The Effect of Psychological Stress, Training Load, and Energy Availability on the Prevalence of Athletic Amenorrhea in NCAA Division I and Division III Distance Runners Public Deposited

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Last Modified
  • March 22, 2019
Creator
  • Babcock, Deanna
    • Affiliation: College of Arts and Sciences, Department of Exercise and Sport Science
Abstract
  • This study quantified the prevalence of athletic amenorrhea in division (D) I and DIII distance runners and examined relationships between training load, energy availability, psychological stress, and amenorrhea. Participants (n=98) completed surveys assessing menstrual history, energy availability, psychological stress, and training load. The prevalence of amenorrhea was 20% and did not differ between divisions. Of all training parameters, only running mileage differed between divisions; DI athletes reported greater mileage (p<0.0005). There was a positive association between mileage and amenorrhea (p=0.045). Division I athletes reported greater running (p<0.0005) and overall (p=0.005) energy expenditure than DIII athletes. Energy availability did not differ between divisions and was not predictive of amenorrhea. Psychological stress did not differ between divisions, though was predictive of amenorrhea; increased psychological stress reduced the risk of amenorrhea (p=0.040). In conclusion, the prevalence of amenorrhea did not differ between divisions; only running mileage and psychological stress were predictive of amenorrhea.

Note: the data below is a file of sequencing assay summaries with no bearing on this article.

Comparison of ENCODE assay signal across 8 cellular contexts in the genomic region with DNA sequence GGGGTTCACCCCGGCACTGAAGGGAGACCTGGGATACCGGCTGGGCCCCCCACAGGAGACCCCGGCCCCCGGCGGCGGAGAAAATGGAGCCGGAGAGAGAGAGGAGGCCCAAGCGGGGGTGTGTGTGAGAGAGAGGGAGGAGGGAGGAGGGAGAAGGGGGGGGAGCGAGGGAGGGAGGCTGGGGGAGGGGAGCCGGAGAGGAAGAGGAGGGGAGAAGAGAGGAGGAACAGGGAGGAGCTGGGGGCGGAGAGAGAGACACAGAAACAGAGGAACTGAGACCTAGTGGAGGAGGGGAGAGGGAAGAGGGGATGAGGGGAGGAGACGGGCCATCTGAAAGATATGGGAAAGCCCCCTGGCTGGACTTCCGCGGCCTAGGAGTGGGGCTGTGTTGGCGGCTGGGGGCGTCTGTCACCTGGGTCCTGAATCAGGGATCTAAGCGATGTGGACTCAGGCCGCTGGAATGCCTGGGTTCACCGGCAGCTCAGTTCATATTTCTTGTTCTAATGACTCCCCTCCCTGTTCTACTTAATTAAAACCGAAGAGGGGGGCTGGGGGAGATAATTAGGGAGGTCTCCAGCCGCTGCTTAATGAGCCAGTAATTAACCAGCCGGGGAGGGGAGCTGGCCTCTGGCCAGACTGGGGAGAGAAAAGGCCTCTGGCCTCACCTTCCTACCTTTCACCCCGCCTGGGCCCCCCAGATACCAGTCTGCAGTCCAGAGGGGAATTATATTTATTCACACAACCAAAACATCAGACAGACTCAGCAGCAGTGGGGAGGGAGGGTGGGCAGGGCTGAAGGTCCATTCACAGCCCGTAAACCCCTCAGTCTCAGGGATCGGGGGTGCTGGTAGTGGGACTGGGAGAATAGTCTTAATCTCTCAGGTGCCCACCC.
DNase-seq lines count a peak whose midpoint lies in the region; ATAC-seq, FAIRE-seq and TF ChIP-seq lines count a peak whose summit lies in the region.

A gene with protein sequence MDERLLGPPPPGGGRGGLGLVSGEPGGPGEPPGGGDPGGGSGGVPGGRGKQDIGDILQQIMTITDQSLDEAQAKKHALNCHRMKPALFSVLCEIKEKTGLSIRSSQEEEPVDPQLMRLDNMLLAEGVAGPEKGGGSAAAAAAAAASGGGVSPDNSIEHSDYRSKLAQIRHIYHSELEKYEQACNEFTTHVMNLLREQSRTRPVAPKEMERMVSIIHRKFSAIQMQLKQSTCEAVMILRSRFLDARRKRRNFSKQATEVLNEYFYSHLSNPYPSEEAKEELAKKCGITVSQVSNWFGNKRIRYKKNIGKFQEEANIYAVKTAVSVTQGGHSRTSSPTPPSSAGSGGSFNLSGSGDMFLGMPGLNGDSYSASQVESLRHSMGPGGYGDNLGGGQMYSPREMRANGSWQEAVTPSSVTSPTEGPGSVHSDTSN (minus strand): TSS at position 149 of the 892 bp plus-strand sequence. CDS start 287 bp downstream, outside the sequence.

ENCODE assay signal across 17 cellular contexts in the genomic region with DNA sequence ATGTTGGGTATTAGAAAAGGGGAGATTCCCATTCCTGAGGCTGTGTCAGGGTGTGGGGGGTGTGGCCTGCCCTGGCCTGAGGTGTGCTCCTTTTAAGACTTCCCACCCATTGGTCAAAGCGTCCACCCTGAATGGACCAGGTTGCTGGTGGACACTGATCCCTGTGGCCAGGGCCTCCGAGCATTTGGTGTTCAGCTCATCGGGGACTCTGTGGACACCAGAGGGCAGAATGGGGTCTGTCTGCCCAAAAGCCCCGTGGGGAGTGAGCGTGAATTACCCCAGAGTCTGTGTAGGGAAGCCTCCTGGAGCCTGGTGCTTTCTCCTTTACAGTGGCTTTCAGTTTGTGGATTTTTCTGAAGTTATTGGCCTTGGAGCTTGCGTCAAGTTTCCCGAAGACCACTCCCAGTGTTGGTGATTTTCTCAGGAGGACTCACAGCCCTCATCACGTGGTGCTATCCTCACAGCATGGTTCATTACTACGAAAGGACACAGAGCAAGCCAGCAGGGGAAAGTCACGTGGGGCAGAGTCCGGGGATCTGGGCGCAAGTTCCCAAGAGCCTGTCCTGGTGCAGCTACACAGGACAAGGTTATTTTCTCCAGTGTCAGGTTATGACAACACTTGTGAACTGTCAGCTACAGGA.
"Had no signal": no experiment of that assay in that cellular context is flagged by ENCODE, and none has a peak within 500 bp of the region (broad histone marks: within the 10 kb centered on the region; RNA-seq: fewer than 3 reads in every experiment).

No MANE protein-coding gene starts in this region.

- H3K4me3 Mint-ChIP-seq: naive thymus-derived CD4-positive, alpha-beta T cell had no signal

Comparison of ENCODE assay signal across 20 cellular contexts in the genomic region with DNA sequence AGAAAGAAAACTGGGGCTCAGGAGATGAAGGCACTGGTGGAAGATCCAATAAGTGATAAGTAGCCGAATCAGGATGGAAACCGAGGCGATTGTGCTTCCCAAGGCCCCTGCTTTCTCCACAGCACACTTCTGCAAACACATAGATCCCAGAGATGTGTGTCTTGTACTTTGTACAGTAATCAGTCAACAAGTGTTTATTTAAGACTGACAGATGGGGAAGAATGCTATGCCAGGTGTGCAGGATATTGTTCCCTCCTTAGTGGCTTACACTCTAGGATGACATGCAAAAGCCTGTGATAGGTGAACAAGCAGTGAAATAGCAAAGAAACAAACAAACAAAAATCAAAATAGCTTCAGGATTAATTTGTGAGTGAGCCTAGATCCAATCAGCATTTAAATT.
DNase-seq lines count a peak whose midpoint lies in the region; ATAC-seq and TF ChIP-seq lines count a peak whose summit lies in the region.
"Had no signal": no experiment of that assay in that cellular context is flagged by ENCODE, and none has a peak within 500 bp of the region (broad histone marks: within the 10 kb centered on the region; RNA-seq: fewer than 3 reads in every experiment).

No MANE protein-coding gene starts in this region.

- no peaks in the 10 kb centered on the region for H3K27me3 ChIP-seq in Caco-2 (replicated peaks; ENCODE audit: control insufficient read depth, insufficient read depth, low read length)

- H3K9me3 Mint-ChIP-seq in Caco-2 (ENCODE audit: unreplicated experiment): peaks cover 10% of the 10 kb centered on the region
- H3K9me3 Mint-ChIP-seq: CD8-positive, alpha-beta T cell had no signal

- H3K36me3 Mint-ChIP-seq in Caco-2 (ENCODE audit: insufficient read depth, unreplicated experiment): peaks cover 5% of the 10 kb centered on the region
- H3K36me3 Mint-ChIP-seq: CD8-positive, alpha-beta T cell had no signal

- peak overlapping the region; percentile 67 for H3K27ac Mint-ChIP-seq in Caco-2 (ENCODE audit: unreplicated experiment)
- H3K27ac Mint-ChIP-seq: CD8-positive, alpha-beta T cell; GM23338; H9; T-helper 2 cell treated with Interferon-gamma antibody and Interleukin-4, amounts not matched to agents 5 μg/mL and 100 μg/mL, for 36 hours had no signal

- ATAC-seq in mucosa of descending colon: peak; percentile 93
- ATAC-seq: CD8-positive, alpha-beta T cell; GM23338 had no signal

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  • In Copyright
Advisor
  • Hackney, Anthony
Degree
  • Master of Arts
Degree granting institution
  • University of North Carolina at Chapel Hill
Graduation year
  • 2012
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